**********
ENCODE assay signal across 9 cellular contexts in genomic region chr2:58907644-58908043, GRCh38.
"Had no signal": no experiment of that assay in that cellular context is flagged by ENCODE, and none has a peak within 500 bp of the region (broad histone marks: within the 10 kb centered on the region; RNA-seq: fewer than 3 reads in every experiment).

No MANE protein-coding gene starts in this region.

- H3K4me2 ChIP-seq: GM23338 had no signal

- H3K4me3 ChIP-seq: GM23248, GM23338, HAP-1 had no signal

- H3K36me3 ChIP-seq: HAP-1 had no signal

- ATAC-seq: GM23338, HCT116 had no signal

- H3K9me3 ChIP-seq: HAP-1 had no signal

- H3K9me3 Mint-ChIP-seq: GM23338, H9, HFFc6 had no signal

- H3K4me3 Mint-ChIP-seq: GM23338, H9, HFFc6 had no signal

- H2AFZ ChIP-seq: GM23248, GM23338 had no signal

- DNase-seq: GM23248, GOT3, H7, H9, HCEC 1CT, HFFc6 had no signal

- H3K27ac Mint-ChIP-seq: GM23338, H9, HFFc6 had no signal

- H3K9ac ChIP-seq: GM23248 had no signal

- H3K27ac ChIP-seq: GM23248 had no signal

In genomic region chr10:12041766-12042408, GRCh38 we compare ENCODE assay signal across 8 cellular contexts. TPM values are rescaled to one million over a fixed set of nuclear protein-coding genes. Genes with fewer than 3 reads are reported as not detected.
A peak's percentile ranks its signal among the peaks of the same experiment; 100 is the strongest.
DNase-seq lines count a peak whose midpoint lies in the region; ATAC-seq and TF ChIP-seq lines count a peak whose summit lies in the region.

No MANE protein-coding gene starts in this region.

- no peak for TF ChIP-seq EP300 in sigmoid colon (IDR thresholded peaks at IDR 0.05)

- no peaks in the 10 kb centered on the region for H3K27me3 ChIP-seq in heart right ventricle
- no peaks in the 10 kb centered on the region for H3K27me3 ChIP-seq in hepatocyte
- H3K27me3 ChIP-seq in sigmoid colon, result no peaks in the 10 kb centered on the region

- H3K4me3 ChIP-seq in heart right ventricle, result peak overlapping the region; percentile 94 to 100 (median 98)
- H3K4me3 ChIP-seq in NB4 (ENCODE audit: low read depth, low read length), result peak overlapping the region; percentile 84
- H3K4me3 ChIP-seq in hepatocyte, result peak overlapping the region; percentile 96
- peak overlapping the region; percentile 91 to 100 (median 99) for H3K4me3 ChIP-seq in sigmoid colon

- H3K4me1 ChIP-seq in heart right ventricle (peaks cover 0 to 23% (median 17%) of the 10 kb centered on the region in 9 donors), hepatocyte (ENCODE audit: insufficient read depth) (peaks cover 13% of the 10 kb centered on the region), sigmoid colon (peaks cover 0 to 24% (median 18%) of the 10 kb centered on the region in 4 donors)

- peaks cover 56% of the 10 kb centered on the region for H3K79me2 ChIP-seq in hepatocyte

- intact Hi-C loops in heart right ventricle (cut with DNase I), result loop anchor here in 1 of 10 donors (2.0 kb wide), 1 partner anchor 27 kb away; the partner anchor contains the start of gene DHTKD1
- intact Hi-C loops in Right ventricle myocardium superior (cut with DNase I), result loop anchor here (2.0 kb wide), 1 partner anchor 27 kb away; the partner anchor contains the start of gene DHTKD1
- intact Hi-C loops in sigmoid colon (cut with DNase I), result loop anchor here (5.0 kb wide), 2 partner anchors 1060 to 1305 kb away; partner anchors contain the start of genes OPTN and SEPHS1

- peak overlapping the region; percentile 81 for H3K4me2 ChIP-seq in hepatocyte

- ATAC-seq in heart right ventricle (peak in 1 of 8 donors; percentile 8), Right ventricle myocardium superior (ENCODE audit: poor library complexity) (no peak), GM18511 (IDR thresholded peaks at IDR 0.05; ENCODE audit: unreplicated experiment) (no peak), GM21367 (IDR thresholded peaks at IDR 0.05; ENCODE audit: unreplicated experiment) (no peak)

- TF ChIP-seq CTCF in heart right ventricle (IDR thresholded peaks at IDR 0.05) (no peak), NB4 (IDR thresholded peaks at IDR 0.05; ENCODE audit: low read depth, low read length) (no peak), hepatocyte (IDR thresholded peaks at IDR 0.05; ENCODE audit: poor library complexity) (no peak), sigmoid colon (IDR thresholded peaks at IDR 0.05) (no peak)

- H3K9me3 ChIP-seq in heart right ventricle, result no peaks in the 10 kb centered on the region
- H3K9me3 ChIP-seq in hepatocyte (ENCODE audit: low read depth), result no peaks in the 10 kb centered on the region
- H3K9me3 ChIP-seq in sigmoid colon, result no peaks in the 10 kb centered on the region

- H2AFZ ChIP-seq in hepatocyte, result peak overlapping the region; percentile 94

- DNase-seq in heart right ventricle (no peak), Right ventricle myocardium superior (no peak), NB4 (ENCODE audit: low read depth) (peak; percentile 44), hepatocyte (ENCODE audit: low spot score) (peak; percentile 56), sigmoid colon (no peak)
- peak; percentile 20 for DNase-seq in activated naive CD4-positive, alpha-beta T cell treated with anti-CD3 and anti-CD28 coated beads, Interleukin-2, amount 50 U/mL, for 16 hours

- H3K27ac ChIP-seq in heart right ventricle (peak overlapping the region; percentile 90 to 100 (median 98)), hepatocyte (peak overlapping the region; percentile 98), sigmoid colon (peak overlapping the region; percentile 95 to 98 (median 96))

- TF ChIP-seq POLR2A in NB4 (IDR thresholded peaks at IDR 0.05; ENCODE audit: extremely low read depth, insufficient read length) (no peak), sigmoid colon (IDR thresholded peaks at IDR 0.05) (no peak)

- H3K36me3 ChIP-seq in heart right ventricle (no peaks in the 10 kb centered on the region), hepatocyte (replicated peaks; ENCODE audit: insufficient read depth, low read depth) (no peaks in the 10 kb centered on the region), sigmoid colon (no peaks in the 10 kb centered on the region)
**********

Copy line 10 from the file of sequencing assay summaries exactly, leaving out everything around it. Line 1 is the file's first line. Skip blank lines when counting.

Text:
- H3K4me3 Mint-ChIP-seq: GM23338, H9, HFFc6 had no signal